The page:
Jesus sitting on the well represents the Word as to its Spirit. This is the Lord in His Divine Human and we have access to this through the teachings for Spiritual Christianity. These make known to us who it is that sits upon the well and so can open our minds to the deeper things in the Word that can then minister to what is deeper within us. The particular area of focus here is on how the Lord strengthens those things in us that have to do with loving and practising truths from the Word for the sake of uses to the Lord and to the neighbour. This life of faith is what we see described in our readings today from the doctrines for Spiritual Christianity and is what is defined as charity.

Cities in the Word correspond to our various modes of thought. This can be seen in that cities, towns and villages are where people like to dwell and so correspond to the modes of thought which we like to dwell in or feel at home in internally. And we each have a hometown, somewhere we return to after travelling. Similarly, we each have a familiar or habitual state of thought which we continually return to after travelling through the other modes of thinking that we engage with in the various relationships and activities of our day. Some cities have walls for defence just as some forms of our thinking processes can also take on the appearance of being defensive when we feel under threat. The point is, that the Samaritan city of Sychar represents a mode of thought. And because the meaning of the name of Sychar is strong drink and strong drink or wine in the Word corresponds to spiritual truths, this city then must represent our thinking on spiritual matters to do with spiritual truths. Samaria’s people were also of a mixed race, so it represents a state of mixed thinking in spiritual matters.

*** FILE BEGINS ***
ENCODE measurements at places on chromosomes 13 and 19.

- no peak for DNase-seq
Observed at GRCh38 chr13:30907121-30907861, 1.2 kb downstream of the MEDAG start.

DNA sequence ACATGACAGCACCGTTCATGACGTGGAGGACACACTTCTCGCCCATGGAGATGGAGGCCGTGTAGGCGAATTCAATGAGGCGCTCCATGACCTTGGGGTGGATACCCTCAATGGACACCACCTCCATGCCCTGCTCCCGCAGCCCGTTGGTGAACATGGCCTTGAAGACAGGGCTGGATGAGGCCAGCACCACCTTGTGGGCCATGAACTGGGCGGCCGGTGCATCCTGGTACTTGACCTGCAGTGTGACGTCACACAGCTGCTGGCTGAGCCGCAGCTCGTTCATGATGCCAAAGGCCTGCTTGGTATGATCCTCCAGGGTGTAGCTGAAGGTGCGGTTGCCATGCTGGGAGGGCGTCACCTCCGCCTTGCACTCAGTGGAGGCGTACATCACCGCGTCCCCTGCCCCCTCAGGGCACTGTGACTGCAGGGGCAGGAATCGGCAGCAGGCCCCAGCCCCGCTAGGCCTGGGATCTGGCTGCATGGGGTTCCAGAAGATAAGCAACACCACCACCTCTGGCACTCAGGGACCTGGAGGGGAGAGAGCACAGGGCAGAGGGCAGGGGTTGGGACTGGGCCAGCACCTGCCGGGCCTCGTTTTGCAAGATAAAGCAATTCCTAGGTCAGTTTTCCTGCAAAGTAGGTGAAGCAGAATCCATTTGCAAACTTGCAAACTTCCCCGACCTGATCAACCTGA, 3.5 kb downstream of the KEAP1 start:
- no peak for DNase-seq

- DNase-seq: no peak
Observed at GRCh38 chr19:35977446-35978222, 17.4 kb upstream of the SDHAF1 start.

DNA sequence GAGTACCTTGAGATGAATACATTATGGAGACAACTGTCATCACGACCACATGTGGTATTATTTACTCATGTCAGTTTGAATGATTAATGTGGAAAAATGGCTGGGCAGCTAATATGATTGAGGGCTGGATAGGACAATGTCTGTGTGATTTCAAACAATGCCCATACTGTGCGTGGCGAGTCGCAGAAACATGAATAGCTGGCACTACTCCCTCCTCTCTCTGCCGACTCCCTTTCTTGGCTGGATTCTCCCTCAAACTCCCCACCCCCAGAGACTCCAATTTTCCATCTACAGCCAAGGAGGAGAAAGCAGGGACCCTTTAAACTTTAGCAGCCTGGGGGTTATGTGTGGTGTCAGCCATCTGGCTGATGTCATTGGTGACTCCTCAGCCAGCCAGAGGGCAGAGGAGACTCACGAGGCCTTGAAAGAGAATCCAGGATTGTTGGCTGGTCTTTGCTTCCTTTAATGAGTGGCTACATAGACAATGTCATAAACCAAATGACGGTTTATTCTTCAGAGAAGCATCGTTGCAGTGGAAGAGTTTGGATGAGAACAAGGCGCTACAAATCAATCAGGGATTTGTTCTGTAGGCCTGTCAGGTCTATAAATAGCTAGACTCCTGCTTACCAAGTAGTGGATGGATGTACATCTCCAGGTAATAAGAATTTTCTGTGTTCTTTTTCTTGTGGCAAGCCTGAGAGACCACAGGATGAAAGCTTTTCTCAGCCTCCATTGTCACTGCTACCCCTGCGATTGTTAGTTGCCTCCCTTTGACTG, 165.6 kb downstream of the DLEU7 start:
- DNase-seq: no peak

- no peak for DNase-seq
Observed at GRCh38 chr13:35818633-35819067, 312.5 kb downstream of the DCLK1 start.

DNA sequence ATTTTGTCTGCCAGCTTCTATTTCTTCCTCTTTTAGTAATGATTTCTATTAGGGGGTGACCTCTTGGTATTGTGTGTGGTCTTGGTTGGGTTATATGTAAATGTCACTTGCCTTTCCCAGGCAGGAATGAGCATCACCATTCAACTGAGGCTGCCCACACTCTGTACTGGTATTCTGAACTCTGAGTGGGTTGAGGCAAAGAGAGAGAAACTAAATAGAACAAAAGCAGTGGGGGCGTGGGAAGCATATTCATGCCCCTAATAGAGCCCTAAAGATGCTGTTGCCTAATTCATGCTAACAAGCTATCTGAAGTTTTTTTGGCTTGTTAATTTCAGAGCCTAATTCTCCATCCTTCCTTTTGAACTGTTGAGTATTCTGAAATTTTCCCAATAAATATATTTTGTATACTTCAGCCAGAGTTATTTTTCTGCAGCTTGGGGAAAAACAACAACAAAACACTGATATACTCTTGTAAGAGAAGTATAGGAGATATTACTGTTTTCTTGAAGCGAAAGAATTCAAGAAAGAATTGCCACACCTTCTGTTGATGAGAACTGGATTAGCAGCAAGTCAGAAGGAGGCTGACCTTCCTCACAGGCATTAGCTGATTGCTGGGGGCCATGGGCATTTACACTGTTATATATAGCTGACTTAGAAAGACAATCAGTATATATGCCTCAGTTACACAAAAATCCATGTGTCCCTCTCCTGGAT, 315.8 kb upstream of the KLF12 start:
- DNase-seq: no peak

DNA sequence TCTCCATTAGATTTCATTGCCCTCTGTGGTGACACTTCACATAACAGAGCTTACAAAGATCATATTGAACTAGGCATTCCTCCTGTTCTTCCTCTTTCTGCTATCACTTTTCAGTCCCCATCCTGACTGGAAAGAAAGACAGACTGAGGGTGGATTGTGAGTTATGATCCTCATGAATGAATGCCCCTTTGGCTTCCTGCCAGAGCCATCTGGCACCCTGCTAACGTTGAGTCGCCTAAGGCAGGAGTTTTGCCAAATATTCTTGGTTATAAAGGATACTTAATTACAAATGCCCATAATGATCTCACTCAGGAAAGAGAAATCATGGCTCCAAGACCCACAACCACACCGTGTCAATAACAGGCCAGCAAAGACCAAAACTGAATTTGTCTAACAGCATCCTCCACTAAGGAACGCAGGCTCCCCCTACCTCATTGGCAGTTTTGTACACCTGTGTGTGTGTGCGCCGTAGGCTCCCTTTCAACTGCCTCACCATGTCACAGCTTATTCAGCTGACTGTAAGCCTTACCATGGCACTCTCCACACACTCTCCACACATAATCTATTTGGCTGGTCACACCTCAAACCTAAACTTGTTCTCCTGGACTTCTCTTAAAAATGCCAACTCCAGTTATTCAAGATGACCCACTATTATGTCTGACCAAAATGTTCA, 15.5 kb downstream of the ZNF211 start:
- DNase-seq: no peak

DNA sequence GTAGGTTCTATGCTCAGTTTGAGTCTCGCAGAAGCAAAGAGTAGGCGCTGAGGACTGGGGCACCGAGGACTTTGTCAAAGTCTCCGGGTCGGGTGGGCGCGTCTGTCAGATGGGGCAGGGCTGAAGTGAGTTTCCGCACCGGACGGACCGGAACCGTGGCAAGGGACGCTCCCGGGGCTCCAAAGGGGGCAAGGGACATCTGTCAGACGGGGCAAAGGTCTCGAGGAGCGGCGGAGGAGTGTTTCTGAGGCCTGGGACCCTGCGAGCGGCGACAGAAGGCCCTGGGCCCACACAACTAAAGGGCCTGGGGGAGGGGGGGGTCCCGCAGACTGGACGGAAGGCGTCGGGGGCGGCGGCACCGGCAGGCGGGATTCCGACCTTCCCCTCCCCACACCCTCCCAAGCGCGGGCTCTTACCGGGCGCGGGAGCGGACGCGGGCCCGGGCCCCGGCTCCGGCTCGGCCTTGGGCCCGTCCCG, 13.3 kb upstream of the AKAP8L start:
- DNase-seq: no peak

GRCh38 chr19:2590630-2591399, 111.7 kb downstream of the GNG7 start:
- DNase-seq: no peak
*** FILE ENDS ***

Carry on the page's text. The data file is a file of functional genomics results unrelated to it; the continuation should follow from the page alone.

The process for sorting out our mixed thinking so that we can come into a more complete understanding of what spiritual love is all about, sees the Lord primarily engaged in working with our affection for truth, as represented by the Samaritan woman. The disciples, in contrast, represent those more fixed intellectual ideas about the Lord and spiritual life that we have come to rely on, but which now need to undergo change if we are to move on. The contrast between the intellectual aspects of faith as represented by the disciples, and the woman who represents the affectional aspect of faith – is quite marked. Notice that the disciples are focussed on gathering food for themselves. This speaks to a state of mind when we are too much in the head as far as our faith is concerned. When intellectual things dominate then our seeking is often for ourselves, in the sense that it is a seeking of spiritual knowledge for its own sake rather than for the sake of application to our life.

So, the disciples in seeking to gather food speak of a focus on seeking out what can satisfy our intellectual hunger. When this isn’t governed by an intention to apply this to our life so that we might be more effective vessels of the Lord’s love and use, we can end up in a mode of gathering knowledge about the Lord and spiritual life as a substitute for actually living that life. And of course we can justify this approach, for surely there can’t be anything more spiritual than reading books on spiritual subjects, listening to sermons, praying fervently, reading the Bible and the doctrines for Spiritual Christianity, and any other forms of activity that give us a sense of being spiritual. But if these kinds of intellectual activities are not balanced in practical uses, they can lead to spiritual indigestion.